From the beginning, college athletics were founded on the notion that exercise was part of a well-rounded education and that team sports could help foster loyalty and school identity, all while providing wholesome entertainment. Student athletes were to be amateurs, motivated solely by pure competition.
That ideal has been elusive from the start, as popular sports quickly became big business.
Now the NCAA has begun the process of allowing student athletes to profit from the use of their likenesses, images and names as part of that business. As inconsistent as this may seem with the ideals of college sports, it is a necessary move. But the NCAA has to carefully craft the rules to guard against abuses.
Among the worst scandals in collegiate sports have been those associated with recruiting violations. The NCAA must do all within its power to make sure teams do not attract players with promises of advertising deals or other money-making inducements.
Likewise, teams must be prohibited from luring players away from other teams through similar promises. This may be difficult to enforce, given how common transfers are and how star players likely will be offered many endorsement opportunities. But it will be key toward maintaining the integrity of collegiate sports.
Also, teams must be prohibited from paying athletes to play. Players should profit only from endorsements, autograph signings, signature apparel, the use of their names in association with camps and other similar uses of their names.
NCAA officials have spoken about the need to maintain a level playing field. In many ways, this has been elusive from the start of intercollegiate sports.
In 1922, Ohio State built its current football stadium, attracting 71,138 fans for a game against Michigan that year. By 1927, Northwestern was playing in a stadium seating 47,000. The Yale Bowl opened in 1914 and could seat more than 70,000. Even at 50 cents a ticket or less, that gave those schools distinct economic advantages over schools that couldn’t, or wouldn’t, invest in similar venues.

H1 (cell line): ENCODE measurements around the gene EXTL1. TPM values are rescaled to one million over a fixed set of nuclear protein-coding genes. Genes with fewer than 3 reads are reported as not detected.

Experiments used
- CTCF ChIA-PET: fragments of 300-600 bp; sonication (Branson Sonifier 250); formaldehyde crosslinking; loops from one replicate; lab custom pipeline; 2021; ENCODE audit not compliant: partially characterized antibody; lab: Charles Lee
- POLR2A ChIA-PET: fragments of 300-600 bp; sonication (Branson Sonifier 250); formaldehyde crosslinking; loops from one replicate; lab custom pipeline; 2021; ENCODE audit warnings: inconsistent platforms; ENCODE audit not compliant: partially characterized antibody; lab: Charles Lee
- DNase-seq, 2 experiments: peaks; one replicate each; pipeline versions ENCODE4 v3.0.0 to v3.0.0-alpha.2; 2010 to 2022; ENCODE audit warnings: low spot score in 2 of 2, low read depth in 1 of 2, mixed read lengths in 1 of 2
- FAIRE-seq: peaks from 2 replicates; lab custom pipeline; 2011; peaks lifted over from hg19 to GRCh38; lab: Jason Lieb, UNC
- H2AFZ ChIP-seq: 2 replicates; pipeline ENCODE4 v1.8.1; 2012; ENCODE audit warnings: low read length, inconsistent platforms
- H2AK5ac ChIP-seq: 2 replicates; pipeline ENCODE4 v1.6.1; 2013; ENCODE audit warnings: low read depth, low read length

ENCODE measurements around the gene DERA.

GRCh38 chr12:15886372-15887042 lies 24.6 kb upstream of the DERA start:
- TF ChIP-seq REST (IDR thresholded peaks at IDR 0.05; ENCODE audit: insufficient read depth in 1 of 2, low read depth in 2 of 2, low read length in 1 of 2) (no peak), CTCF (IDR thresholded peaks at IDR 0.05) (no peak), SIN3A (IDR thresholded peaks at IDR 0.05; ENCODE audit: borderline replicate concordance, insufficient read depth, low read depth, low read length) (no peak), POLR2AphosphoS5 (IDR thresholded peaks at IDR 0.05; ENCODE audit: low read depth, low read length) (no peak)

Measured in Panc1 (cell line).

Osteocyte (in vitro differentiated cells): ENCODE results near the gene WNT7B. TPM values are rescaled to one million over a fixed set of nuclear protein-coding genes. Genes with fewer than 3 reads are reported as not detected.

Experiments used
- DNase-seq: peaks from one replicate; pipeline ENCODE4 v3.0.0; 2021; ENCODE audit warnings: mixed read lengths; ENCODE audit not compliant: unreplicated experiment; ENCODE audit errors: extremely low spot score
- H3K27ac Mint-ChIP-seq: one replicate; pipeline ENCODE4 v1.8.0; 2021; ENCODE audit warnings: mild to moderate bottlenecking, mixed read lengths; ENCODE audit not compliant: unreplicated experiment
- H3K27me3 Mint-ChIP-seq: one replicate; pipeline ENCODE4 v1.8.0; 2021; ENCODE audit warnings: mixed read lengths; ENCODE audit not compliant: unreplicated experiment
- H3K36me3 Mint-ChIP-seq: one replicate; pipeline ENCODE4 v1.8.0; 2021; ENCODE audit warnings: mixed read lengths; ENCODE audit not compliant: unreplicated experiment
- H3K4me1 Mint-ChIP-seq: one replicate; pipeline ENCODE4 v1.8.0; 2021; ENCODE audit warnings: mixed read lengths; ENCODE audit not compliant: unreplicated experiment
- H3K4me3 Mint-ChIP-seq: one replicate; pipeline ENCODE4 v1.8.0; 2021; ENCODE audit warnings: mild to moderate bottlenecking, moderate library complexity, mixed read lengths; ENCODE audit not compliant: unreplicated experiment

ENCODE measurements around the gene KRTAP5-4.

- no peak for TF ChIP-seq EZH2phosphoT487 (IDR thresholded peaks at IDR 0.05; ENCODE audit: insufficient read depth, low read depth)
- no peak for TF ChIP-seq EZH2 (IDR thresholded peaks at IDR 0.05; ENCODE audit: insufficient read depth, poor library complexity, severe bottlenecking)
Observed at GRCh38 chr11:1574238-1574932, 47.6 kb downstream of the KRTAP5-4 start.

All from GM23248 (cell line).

As early as 1922, members of the American Association of University Professors at Northwestern University met to consider demands that the school’s team do away with paid coaches, who made more than better educated counterparts teaching academic subjects.
These are little more than historical footnotes now, except to illustrate how money has long generated inequities in college sports.
By the same token, schools have been able to profit handsomely from players who receive little compensation beyond an education, and who risk life-changing injuries in the process.
The danger in this new venture is that schools in large media markets will be able to attract better players than those in smaller markets because of the opportunity for more lucrative advertising deals.
Likewise, some schools have large fan bases that extend nationwide. Schools in Power Five conferences will have even greater recruiting advantages than they currently do, and schools that perform poorly will have fewer chances to improve than they do now.
The NCAA Board of Governors has charged its three divisions to write rules that will protect the values of collegiate sports and, as the board chair put it, “not turn student-athletes into employees of institutions.”
That is a big charge, but one the NCAA has to get right.